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We have Wildeford's Third Law: "Most >10 year forecasts are technically also AI forecasts".

We need a law like "Most statements about the value of EA are technically also AI forecasts".

Yep that's fair, there is some subjectivity here. I was hoping that the charges from SDNY would have a specific amount that Sam was alleged to have defrauded, but they don't seem to.

Regarding $4B missing: adding in Anthropic gets another $4B on the EA side of the ledger, and founders pledge another $1B. The value produced by Anthropic is questionable, and maybe negative of course, but I think by the strict definition of "donated or built in terms of successful companies" EA comes out ahead.

(And OpenAI gets another $80B, so if you count that then I think even the most aggressive definition of how much FTX defrauded is smaller. But obviously OAI's EA credentials are dubious.)

EA has defrauded much more money than we've ever donated or built in terms of successful companies


FTX is missing $1.8B.  OpenPhil has donated $2.8B. 

I do think it's at the top of frauds in the last decade, though that's a narrower category.

Nikola went from a peak market cap of $66B to ~$1B today, vs. FTX which went from ~$32B to [some unknown but non-negative number].

I also think the Forex scandal counts as bigger (as one reference point, banks paid >$10B in fines), although I'm not exactly sure how one should define the "size" of fraud.[1] 

I wouldn't be surprised if there's some precise category in which FTX is the top, but my guess is that you have to define that category fairly precisely.

  1. ^

    Wikipedia says "the monetary losses caused by manipulation of the forex market were estimated to represent $11.5 billion per year for Britain’s 20.7 million pension holders alone" which, if anywhere close to true, would make this way bigger than FTX, but I think the methodology behind that number is just guessing that market manipulation made foreign-exchange x% less efficient, and then multiplying through by x%, which isn't a terrible methodology but also isn't super rigorous.

Oh  yeah, just because it's a reference point that doesn't mean that we should copy them

I think almost any large organization/company would have gone through a much more comprehensive fault-analysis and would have made many measurable improvements.

I claim YCombinator is a counter example.

(The existence of one counterexample obviously doesn't disagree with the "almost any" claim.)

IMO the EA community has had a reckoning, a post-mortem, an update, etc. far more than most social or political movements would (and do) in response to similar misbehavior from a prominent member

As a reference point: fraud seems fairly common in ycombinator backed companies, but I can't find any sort of postmortem, even about major things like uBiome where the founders are literally fugitives from the FBI.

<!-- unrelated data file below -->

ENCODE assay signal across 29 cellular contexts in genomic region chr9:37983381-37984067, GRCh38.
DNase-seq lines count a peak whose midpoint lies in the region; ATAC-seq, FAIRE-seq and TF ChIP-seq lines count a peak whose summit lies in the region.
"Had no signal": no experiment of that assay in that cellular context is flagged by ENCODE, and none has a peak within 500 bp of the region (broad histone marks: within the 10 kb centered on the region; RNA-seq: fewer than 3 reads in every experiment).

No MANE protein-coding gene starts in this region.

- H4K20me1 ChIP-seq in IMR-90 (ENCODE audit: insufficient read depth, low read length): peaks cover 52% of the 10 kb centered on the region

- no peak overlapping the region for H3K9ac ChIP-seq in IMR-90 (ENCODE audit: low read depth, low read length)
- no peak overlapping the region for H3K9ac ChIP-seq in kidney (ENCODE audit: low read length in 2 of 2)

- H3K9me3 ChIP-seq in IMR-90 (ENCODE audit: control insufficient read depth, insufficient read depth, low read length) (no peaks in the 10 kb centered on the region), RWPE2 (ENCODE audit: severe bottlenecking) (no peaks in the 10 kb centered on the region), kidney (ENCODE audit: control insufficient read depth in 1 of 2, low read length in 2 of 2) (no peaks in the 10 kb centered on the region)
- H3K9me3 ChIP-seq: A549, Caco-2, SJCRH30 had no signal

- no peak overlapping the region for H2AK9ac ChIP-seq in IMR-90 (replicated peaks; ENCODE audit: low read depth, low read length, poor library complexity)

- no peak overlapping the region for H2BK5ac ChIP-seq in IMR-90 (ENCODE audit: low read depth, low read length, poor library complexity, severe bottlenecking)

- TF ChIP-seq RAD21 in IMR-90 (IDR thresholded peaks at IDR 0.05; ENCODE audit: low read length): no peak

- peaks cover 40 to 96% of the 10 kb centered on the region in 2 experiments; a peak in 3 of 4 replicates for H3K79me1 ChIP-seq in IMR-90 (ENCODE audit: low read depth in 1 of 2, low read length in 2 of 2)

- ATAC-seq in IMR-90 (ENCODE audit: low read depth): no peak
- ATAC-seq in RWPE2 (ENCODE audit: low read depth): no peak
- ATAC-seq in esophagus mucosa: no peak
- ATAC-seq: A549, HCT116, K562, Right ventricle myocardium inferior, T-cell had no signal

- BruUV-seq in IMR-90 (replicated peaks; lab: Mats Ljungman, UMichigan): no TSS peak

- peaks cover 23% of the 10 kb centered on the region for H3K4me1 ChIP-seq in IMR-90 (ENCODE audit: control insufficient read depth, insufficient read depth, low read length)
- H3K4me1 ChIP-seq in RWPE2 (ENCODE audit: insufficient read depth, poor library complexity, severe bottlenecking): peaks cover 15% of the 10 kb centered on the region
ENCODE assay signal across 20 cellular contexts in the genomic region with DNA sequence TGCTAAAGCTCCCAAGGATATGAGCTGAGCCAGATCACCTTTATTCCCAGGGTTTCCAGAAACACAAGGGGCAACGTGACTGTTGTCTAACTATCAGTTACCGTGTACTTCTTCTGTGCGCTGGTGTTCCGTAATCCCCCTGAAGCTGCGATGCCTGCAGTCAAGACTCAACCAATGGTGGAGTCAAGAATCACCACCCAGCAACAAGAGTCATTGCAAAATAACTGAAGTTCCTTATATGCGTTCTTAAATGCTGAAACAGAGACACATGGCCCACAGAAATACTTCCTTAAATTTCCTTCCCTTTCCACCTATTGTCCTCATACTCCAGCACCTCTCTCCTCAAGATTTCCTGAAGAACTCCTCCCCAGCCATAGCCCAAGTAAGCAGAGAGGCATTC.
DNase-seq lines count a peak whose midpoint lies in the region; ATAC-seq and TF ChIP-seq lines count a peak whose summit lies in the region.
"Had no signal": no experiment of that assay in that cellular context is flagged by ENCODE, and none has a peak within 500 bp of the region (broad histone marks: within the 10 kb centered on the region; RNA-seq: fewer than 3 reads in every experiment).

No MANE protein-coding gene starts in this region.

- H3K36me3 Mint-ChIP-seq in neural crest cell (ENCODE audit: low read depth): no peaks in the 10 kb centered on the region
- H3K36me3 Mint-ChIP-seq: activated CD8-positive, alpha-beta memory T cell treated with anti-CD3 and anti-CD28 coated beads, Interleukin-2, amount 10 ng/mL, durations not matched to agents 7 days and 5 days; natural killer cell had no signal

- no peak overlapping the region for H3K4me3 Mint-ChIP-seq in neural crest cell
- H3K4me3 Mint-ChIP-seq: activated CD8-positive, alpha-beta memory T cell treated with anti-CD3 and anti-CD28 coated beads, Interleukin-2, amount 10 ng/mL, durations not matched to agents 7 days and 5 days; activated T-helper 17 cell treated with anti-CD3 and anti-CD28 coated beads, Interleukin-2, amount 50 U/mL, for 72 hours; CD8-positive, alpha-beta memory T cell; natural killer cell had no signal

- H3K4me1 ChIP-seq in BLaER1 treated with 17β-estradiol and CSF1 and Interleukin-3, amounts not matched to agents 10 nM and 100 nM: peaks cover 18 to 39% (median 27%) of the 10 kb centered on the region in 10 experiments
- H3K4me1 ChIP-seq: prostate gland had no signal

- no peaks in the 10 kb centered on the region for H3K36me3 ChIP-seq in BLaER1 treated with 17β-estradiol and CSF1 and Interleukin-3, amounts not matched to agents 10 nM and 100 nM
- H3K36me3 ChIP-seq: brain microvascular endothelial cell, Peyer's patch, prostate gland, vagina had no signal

It seems like you could tell a fairly compelling story that YC pushing founders to pursue risky strategies and flout rules is upstream of this level of fraudulent behavior, though I haven't investigated closely.

My guess is that they just kind of accept that their advice to founders is just going to backfire 1-2% of the time.

Thanks for the questions!

  1. I feel a little confused about this myself; it's possible I'm doing something wrong. (The code I'm using is the `get_prob` function in the linked notebook; someone with LLM experience can probably say if that's broken without understanding the context.) My best guess is that human intuition has a hard time conceptualizing just how many possibilities exist; e.g. "Female", "female", "F", "f" etc. are all separate tokens which might realistically be continuations.
  2. I haven't noticed anything; my guess is that there probably is some effect but it would be hard to predict ex ante. The weights used to look up information about "Ben" are also the weights used to look up information about "the Eiffel Tower", so messing with the former will also mess with the latter, though I don't really understand how.
    1. A thing I would really like to do here is better understand "superposition". A really cool finding would be something like: messing with the "gender" dimension of "Ben" is the same as messing with the "architected by" dimension of "the Eiffel Tower" because the model "repurposes" the gender dimension when talking about landmarks since landmarks don't have genders. But much more research would be required here to find something like that.
  3. My guess is that this is just randomness. It would be interesting to force the random seed to be the same before and after modification and see how much it actually changes.

Thanks! I mentioned anthropic in the post, but would similarly find it interesting if someone did a write up about cohere. It could be that OAI is not representative for reasons I don't understand.

  1. Yep, revenue multiples are a heuristic for expectations of future growth, which is what I care about
  2. This is true, but I'm not aware of any investments on $0 revenue at the $10B scale. Would love to hear of counterexamples if you know of any![1]
  1. ^

    Instagram is the closest I can think of, but that was ~20x smaller and an acquisition, not an investment

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